When he asked the president what message he should take back to Poland, Roosevelt replied: “‘You will tell them we shall win the war and the enemy will be punished for their crimes. Justice will prevail. Tell your nation that they have a friend in this house. This is what you will tell them.’”

Zofia Baniecka Credit Gay Block

Zofia Baniecka, from Warsaw, was visiting her friend Ruth in Staten Island when she was interviewed for the “Rescuers” project. She and her mother had been integral to the Polish resistance after her father was killed by a Russian bomb in 1941.

Unlike some other rescuers, she and her mother evaded detection the entire time they fought the Nazis. “I was never interrogated or nearly caught, though I don’t know why,” she said. “I was just lucky. Luck, it was only luck, because I kept people and guns in my house from the winter of 1941 until the Polish uprising in August 1944.”

She was consistent with many of her fellow rescuers, however, in stating her desire that these stories be shared well into the future.

“There are many people who have saved my belief in humanity, and that is why it is important for people to know about this time, of Poland during the war, and that there were those of us who did try to save Jews,” she said. “It is necessary for the children to know that there were such people.

Johtje and Aart Vos CreditGay Block

Aart and Johtje Vos lived in an artist colony called Laren, near Amsterdam, and their home became a reliable stop on the underground. (So much so that they once had 36 people hiding there.)

“More and more people came to hide in our house,” Johtje said. “We had mattresses all over the floor, and they had to be camouflaged in case the Germans came.”

 The couple’s bravery ruffled feathers within the home, with one of their own children questioning the risks they were taking. It was never a question for them, though, as they couldn’t stand idly by while the Germans picked off their fellow countrymen.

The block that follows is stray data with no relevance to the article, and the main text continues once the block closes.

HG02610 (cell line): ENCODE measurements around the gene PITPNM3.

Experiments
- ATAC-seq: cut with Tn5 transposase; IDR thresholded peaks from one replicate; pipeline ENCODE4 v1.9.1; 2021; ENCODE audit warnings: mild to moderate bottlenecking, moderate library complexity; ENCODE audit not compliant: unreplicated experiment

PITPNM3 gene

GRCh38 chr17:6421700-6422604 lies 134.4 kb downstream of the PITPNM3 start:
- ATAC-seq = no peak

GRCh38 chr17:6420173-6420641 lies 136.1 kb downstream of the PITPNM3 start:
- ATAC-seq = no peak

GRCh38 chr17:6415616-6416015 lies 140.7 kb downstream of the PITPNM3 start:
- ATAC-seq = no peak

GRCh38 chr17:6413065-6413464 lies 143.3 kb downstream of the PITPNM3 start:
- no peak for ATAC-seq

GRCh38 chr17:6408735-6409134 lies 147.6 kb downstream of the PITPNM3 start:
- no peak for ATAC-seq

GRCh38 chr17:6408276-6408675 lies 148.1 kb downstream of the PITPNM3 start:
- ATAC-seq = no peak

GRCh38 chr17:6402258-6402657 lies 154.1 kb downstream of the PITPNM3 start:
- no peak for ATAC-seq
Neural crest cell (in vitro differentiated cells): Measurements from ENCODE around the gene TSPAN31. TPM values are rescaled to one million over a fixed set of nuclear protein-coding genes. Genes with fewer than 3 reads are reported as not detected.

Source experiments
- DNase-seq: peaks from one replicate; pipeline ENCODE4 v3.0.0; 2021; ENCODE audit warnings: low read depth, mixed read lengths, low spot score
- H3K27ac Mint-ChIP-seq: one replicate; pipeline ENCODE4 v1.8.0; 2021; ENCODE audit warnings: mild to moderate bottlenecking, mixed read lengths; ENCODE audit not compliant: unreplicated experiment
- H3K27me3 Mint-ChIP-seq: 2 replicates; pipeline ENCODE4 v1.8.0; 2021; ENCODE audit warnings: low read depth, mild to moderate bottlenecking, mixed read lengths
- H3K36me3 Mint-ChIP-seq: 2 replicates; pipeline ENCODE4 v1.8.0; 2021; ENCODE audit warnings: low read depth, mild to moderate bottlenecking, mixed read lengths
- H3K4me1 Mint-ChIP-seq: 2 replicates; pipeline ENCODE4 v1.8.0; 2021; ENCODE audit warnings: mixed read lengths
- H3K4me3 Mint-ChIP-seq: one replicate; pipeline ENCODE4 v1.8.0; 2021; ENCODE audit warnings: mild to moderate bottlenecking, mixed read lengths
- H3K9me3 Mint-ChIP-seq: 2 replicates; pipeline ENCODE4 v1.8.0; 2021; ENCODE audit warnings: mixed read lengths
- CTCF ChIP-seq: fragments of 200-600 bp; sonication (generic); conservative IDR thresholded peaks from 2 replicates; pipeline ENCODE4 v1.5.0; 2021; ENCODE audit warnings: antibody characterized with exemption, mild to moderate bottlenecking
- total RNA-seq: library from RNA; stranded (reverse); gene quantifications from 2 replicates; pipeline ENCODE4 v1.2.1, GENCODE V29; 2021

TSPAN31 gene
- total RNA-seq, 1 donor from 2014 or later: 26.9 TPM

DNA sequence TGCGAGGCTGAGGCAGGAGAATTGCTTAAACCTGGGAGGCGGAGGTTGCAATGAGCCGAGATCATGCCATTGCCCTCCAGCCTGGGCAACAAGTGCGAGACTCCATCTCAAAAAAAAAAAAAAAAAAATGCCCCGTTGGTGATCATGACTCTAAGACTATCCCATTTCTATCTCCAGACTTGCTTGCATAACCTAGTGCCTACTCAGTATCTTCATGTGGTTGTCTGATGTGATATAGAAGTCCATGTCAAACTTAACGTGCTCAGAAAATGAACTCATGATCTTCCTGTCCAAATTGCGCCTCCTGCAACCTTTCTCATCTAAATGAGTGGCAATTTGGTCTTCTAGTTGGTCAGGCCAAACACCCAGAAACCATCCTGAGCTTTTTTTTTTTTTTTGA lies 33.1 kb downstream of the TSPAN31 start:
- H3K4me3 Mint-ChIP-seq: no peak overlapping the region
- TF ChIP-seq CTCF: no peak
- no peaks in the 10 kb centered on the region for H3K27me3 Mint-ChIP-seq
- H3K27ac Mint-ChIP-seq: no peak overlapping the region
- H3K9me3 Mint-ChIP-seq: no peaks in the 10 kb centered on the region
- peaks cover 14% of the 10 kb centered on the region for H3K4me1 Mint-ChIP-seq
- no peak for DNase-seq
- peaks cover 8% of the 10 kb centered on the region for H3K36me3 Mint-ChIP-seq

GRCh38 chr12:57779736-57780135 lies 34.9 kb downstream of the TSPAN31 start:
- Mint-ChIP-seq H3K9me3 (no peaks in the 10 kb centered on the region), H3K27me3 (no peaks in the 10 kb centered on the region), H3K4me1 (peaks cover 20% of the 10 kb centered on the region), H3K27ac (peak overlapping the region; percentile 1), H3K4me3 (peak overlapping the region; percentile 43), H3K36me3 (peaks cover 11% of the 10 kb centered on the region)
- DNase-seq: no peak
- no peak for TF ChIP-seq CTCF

“Holland was like a family and part of that family was in danger,” Aart said. “In this case, the Jewish part. The Germans were threatening our family. We weren’t thinking, ‘What shall we do?’ We just did.


Helene Jacobs Credit Gay Block

Helene Jacobs, who was born in Berlin, worked with a group called Confessing Church to provide false papers and identification to German Jews. Eventually, her counterfeit ring was tracked down by the Gestapo, and she was arrested in 1943.

In her interview, she said: “From childhood I believed that each of us who is given the gift of life is responsible for our own life and for what and whom we decide to surround ourselves. This is why I fought Nazism.”

Ms. Jacobs spent 20 months in prison for her “crimes,” and when she was released, discovered that her home had been burned. As a German who battled the Nazis, she felt it was her duty to fight.

 “I always knew how dangerous it was, but I did it for humanity, and because I was a patriot,” she said. “I was ashamed of what the German people were doing.”


Agnieszka Budna-Widerschal Credit Gay Block

Agnieszka Budna-Widerschal was interviewed in Israel, where she lived with her second Jewish husband, Shimon. She sheltered her first Jewish husband, Motl, in Poland during the war and also saved his brothers.